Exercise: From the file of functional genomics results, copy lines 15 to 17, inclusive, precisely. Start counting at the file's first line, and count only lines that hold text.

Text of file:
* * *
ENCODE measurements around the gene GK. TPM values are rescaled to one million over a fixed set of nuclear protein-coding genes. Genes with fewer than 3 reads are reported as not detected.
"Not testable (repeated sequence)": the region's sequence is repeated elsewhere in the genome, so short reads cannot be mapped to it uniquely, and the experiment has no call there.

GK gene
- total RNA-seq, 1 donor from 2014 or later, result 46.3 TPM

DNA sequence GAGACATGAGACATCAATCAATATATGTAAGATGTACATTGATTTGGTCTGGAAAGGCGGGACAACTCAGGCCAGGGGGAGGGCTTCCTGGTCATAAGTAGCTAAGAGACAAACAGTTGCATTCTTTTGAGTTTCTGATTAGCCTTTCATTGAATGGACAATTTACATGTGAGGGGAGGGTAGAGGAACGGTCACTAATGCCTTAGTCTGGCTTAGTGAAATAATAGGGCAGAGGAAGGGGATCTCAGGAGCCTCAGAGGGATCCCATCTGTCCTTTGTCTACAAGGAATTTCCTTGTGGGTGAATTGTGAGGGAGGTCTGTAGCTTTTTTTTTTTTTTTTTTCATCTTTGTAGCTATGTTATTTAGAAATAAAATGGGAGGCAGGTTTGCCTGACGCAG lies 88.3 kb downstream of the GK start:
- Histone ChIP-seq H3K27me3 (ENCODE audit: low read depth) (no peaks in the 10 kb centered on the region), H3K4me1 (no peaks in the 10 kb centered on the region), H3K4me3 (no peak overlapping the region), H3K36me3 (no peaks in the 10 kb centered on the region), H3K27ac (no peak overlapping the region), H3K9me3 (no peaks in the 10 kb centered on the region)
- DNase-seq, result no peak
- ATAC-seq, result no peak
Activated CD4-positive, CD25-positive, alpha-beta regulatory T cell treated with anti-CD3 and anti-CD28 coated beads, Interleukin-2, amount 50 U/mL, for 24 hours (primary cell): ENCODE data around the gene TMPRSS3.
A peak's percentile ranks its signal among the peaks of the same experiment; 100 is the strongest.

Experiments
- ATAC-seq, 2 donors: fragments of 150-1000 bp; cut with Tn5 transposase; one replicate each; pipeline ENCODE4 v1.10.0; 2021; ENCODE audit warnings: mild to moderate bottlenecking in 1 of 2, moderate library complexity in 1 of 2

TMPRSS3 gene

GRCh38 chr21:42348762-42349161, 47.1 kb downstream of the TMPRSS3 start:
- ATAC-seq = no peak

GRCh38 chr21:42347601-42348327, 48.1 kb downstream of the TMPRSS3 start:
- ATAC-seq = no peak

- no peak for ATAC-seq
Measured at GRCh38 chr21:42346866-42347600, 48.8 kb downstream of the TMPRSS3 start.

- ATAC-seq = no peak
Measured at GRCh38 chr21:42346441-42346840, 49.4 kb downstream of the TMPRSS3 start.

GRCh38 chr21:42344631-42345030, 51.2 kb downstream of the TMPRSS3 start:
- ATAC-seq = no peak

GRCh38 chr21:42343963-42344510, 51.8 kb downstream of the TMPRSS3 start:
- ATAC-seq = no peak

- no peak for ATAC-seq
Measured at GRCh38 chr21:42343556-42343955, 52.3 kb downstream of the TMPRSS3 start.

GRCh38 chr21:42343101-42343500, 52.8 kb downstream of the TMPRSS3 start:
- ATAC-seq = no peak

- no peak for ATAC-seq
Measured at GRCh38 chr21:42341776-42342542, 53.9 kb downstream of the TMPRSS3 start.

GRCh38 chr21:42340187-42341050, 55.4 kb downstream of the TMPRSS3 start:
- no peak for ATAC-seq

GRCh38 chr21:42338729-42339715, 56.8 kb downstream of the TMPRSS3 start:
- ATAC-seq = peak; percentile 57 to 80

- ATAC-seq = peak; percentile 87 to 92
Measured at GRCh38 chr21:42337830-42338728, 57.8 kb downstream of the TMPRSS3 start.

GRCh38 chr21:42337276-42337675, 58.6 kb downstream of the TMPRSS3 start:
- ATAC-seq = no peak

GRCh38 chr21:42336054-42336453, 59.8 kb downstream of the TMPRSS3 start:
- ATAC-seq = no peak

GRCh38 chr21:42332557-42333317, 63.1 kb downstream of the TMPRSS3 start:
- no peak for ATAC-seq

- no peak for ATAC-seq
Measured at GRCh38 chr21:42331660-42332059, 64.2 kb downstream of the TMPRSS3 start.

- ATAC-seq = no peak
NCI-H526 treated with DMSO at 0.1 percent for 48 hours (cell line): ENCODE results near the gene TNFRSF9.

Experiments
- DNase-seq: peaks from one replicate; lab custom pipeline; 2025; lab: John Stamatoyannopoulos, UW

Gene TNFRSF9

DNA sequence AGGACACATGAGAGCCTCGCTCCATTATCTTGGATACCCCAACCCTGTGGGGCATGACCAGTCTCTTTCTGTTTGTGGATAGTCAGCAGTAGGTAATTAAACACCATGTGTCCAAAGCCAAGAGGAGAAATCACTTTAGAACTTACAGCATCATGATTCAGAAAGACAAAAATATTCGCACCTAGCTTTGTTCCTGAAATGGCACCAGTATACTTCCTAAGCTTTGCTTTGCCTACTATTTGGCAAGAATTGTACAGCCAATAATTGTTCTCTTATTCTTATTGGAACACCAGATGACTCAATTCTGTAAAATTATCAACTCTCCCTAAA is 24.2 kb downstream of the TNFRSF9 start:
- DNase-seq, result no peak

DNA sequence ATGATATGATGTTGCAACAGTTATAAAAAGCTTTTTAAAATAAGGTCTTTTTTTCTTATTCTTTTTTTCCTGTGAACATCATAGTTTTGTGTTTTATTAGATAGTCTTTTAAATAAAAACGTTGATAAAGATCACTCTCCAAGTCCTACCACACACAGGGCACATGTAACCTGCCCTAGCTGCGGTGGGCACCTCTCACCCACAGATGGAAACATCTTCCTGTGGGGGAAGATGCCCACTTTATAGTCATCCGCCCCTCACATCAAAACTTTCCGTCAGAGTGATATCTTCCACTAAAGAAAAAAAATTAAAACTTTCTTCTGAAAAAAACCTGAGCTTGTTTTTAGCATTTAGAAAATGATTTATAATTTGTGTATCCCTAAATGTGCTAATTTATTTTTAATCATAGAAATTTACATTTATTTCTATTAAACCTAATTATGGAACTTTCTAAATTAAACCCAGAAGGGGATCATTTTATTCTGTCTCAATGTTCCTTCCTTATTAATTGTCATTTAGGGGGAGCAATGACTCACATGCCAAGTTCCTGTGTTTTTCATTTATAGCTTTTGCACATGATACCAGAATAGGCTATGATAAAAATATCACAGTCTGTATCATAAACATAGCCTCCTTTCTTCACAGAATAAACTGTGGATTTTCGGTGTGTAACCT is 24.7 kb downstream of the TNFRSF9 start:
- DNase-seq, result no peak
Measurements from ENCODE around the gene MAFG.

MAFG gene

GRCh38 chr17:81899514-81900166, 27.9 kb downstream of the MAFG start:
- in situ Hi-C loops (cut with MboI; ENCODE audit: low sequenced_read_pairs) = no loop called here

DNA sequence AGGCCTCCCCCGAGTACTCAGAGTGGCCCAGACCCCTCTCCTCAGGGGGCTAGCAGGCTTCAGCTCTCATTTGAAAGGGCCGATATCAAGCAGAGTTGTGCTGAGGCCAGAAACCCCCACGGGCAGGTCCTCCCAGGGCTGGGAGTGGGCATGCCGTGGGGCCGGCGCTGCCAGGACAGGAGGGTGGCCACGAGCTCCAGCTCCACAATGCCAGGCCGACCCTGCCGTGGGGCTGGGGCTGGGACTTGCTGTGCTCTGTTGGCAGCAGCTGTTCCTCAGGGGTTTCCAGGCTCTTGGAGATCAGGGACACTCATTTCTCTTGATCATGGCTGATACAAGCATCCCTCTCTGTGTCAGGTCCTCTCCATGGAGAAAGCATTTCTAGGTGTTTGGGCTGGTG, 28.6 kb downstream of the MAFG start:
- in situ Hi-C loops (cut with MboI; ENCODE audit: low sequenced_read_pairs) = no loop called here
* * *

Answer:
- ATAC-seq = no peak

GRCh38 chr21:42347601-42348327, 48.1 kb downstream of the TMPRSS3 start:
- ATAC-seq = no peak